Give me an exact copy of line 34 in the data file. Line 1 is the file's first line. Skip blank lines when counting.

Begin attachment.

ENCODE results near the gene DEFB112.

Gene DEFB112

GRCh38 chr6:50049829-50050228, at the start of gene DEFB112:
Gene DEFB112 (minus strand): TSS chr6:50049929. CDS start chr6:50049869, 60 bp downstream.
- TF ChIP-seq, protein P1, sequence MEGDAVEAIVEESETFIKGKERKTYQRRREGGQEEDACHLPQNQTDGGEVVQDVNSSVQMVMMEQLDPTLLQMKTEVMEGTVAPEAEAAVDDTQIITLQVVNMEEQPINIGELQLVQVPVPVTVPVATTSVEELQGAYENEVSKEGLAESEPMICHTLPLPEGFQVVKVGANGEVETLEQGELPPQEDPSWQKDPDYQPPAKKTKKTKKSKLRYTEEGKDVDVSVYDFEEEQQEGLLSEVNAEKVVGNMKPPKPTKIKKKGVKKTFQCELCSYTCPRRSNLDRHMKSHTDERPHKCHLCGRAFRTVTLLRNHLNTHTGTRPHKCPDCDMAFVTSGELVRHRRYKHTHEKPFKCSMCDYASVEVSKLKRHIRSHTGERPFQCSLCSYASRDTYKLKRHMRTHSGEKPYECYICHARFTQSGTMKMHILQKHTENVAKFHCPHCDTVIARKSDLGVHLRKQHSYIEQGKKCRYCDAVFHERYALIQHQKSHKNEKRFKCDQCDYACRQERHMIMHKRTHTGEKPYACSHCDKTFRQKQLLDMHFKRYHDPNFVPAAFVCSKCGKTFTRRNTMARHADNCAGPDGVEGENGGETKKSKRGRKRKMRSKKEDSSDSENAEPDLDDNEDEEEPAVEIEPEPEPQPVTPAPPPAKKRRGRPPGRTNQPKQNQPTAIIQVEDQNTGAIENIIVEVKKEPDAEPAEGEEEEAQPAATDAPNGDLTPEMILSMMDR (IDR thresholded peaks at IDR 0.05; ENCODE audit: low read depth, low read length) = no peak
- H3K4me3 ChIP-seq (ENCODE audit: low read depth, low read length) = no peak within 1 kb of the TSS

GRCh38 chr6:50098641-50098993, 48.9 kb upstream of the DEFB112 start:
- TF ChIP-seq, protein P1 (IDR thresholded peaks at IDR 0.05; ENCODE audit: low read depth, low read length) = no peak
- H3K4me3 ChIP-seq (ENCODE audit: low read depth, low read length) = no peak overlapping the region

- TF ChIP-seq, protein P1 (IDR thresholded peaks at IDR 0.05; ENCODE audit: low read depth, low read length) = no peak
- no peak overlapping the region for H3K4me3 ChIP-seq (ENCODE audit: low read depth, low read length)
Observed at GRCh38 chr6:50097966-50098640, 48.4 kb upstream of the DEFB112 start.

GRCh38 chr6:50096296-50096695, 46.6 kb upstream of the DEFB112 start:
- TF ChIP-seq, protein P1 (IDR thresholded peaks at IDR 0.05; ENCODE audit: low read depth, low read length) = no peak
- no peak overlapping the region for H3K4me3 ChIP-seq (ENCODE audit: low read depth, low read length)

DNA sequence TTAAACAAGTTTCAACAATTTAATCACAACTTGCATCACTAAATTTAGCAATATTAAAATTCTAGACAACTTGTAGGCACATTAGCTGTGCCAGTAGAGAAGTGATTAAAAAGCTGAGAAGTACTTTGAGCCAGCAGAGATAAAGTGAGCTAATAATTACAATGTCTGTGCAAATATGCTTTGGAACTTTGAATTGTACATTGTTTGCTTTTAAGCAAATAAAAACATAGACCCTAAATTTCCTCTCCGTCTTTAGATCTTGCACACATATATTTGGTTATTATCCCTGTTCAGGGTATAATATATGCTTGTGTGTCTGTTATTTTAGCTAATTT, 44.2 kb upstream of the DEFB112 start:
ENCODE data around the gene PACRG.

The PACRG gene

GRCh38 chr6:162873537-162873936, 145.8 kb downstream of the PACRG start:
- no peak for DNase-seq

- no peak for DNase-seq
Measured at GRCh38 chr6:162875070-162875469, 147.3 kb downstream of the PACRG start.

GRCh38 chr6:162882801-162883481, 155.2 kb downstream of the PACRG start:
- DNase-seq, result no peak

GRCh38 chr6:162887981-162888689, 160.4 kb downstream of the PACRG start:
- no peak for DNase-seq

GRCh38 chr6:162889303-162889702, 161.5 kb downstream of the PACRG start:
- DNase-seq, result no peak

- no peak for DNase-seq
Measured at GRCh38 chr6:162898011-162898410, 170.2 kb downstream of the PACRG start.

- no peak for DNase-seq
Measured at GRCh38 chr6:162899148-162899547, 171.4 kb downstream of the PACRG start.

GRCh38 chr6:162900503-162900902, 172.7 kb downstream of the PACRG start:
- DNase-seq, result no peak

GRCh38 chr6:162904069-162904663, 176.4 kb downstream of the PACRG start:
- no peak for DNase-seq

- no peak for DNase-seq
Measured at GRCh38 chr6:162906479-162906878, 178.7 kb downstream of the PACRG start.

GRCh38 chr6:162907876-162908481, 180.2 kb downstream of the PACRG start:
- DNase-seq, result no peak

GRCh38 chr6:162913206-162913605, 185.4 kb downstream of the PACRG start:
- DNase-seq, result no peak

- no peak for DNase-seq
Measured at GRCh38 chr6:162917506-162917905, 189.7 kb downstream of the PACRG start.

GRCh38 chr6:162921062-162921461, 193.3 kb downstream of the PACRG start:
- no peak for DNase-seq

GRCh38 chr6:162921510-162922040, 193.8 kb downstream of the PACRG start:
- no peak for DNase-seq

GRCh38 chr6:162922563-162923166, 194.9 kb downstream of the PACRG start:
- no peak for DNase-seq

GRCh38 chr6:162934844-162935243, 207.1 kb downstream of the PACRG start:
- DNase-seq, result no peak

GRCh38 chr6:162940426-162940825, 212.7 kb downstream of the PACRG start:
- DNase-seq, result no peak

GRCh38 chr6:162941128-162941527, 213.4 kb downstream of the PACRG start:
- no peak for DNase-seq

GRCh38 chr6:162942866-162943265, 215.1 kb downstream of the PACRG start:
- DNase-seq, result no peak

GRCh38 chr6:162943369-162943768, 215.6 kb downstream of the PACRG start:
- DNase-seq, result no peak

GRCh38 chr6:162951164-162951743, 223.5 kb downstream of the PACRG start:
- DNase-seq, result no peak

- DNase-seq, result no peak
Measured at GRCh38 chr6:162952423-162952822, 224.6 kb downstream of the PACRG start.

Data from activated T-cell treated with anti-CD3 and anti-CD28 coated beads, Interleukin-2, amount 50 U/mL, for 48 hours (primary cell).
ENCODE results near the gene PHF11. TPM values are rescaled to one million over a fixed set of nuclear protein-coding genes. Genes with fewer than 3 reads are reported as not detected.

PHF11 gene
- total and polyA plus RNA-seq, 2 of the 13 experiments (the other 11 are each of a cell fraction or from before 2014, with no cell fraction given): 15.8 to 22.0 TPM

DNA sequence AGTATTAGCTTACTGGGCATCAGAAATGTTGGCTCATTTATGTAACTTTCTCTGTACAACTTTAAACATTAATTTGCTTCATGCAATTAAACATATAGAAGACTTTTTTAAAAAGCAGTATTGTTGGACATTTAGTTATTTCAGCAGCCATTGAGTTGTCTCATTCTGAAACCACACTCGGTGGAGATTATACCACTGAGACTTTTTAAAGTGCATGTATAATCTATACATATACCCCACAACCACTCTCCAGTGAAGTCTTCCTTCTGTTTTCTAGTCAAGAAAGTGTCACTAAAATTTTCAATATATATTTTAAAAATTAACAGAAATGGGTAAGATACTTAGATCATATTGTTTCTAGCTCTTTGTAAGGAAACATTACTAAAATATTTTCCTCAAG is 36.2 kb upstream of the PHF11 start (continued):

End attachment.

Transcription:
- DNase-seq, result no peak